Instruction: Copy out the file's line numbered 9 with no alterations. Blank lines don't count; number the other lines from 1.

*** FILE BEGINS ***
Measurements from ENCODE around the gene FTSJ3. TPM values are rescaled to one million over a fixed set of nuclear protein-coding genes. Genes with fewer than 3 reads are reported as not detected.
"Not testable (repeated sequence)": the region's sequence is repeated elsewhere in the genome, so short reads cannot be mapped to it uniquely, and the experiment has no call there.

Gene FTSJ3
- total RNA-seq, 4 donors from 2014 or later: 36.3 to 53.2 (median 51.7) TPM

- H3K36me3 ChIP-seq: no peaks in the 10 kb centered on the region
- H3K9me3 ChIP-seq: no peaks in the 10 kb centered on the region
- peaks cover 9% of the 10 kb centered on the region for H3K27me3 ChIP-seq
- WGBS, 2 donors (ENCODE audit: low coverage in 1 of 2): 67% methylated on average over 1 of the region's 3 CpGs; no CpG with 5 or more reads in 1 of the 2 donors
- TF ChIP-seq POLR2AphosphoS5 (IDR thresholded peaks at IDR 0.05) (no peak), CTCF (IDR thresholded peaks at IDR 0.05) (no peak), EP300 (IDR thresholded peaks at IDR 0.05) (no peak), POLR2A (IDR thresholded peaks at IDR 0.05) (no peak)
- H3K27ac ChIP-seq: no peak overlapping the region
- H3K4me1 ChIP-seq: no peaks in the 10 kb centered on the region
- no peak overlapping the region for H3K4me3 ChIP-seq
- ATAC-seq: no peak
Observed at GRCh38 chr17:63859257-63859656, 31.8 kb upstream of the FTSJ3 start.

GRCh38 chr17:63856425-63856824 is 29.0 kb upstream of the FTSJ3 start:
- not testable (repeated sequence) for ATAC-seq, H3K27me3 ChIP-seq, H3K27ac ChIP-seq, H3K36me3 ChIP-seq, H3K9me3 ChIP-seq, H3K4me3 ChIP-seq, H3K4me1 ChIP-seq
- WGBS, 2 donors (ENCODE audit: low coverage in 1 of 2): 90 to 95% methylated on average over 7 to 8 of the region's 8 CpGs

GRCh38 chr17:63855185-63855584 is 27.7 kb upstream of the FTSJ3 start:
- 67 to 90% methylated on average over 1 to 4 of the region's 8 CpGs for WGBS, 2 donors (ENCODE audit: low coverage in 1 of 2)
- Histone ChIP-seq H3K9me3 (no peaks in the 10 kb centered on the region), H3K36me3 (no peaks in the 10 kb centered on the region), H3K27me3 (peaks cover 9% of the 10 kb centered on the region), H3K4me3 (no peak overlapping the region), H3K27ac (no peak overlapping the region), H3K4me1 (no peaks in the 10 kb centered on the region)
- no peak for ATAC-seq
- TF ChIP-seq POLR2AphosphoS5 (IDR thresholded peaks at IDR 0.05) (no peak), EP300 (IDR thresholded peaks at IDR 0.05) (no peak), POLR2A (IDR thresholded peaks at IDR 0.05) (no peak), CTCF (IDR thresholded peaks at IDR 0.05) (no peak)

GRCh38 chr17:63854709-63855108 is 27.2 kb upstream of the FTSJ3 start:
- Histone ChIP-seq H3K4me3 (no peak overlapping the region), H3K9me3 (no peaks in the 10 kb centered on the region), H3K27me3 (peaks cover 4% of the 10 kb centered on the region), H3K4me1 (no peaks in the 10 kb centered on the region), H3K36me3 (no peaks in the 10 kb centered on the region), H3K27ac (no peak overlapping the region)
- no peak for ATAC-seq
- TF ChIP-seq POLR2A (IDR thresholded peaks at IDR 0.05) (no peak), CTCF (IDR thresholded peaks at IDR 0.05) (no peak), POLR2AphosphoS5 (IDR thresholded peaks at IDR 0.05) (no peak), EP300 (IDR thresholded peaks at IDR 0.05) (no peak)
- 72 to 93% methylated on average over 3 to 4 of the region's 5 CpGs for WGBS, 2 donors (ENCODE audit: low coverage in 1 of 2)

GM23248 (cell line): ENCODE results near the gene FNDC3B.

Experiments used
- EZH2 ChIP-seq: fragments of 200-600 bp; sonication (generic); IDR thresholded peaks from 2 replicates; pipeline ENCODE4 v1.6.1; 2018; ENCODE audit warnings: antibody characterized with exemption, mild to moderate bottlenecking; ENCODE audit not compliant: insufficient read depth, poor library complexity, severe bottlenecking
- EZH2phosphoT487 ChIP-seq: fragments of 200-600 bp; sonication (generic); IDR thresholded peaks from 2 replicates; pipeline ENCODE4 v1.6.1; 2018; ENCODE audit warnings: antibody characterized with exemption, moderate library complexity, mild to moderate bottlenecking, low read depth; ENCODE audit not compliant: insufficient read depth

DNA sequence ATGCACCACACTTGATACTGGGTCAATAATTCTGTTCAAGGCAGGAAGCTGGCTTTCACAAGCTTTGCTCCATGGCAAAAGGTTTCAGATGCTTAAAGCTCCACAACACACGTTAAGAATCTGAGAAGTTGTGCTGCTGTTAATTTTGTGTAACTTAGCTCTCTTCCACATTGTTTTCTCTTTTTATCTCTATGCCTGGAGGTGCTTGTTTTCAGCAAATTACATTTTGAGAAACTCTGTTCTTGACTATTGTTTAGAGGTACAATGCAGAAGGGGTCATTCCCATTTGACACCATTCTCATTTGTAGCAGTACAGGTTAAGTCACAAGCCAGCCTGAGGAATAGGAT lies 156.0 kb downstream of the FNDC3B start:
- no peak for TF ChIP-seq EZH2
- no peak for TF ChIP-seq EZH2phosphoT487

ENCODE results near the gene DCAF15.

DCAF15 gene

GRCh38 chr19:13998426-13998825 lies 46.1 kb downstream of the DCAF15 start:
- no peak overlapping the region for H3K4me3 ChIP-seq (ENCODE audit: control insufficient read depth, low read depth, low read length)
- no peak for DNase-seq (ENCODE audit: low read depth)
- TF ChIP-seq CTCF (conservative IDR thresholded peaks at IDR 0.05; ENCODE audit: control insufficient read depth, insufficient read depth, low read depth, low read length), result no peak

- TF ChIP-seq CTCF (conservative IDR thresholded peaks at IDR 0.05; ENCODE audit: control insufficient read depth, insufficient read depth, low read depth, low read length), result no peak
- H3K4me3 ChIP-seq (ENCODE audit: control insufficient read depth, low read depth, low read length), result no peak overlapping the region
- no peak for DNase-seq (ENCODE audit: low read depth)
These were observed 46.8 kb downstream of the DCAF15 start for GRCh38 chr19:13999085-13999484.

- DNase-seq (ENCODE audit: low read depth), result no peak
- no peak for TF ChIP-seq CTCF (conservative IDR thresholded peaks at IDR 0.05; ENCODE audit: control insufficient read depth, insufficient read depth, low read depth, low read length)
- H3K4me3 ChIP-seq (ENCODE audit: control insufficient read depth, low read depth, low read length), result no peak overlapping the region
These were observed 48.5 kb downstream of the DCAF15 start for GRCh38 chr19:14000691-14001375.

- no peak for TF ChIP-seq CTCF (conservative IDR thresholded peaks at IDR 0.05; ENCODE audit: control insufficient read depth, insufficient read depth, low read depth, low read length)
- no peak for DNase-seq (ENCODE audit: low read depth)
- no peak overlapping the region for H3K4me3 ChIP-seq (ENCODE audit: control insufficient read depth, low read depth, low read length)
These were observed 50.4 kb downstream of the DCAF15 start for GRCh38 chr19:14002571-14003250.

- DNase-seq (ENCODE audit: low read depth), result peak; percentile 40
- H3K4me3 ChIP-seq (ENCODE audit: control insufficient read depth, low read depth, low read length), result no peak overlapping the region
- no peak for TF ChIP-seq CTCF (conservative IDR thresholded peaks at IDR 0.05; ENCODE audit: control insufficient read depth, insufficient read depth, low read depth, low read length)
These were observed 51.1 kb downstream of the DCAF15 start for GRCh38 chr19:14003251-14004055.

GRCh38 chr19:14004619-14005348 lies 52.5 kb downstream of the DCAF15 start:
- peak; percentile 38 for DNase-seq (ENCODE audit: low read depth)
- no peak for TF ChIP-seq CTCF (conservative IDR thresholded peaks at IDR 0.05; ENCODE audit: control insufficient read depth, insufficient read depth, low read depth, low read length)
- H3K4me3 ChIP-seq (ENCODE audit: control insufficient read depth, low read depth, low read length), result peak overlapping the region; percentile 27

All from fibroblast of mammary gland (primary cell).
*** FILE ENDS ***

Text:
- TF ChIP-seq POLR2AphosphoS5 (IDR thresholded peaks at IDR 0.05) (no peak), CTCF (IDR thresholded peaks at IDR 0.05) (no peak), EP300 (IDR thresholded peaks at IDR 0.05) (no peak), POLR2A (IDR thresholded peaks at IDR 0.05) (no peak)